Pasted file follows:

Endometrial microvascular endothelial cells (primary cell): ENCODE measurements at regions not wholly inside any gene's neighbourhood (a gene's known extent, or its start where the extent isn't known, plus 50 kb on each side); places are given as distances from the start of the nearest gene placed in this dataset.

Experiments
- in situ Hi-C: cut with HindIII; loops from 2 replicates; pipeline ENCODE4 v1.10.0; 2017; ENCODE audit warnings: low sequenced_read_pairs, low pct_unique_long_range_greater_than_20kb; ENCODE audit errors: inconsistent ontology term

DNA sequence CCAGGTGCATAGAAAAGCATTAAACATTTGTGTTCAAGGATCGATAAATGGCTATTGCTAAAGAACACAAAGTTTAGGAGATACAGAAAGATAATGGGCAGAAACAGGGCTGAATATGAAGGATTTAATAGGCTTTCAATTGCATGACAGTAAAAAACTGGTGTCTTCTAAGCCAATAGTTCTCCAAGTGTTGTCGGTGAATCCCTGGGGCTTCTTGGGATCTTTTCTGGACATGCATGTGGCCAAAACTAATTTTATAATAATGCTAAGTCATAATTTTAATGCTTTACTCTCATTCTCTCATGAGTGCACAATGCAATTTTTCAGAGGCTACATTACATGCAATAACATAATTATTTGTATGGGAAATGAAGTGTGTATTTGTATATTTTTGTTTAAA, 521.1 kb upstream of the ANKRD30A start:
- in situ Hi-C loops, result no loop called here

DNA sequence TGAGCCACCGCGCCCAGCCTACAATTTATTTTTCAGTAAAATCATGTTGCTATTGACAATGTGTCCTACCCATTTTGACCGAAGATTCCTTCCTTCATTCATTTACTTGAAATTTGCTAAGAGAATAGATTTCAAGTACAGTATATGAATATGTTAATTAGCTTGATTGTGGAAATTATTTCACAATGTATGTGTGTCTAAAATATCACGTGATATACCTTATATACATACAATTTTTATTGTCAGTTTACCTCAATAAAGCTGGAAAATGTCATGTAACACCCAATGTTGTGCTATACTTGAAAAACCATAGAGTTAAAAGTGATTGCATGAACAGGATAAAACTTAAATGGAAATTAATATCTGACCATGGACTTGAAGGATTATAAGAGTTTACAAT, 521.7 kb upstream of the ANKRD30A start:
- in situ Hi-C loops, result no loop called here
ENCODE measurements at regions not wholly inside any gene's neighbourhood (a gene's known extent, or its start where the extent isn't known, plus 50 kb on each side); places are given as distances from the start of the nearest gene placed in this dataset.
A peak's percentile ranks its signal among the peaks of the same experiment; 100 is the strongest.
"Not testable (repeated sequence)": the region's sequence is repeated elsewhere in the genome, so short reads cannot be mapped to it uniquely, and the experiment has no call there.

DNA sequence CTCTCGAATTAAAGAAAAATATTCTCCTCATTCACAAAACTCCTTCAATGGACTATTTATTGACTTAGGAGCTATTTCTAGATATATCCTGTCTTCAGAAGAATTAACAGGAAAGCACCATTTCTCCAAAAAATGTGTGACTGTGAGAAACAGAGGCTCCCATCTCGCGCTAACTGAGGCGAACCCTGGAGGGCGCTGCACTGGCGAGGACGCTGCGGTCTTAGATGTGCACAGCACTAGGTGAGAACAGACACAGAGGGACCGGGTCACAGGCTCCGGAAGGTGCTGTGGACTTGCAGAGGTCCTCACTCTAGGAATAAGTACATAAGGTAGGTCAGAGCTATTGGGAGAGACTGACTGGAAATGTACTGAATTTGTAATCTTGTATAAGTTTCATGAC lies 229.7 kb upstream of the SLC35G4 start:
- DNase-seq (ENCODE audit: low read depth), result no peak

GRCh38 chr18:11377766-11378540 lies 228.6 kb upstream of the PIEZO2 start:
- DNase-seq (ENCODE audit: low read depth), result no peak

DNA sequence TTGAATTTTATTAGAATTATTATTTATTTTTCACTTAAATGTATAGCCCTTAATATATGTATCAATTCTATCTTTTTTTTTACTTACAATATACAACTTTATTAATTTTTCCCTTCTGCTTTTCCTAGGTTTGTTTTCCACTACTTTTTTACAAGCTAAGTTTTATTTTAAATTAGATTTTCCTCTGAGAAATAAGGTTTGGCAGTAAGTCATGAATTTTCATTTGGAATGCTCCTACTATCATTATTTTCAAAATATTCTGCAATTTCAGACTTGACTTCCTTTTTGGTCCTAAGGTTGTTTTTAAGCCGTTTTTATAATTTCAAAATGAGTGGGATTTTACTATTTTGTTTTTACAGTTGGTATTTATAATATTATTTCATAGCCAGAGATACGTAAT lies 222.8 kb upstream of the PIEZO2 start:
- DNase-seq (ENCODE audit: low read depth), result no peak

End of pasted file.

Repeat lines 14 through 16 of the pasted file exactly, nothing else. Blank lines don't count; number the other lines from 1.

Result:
- DNase-seq (ENCODE audit: low read depth), result no peak

DNA sequence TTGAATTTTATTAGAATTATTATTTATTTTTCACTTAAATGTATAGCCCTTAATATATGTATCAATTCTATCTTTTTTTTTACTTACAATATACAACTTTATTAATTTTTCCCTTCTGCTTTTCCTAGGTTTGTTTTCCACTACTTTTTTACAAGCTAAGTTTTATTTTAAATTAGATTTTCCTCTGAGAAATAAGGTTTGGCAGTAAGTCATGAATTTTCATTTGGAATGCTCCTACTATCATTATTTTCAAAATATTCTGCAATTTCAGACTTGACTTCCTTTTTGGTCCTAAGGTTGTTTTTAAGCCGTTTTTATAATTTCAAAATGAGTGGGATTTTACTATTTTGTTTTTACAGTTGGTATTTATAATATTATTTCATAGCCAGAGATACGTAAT lies 222.8 kb upstream of the PIEZO2 start:
- DNase-seq (ENCODE audit: low read depth), result no peak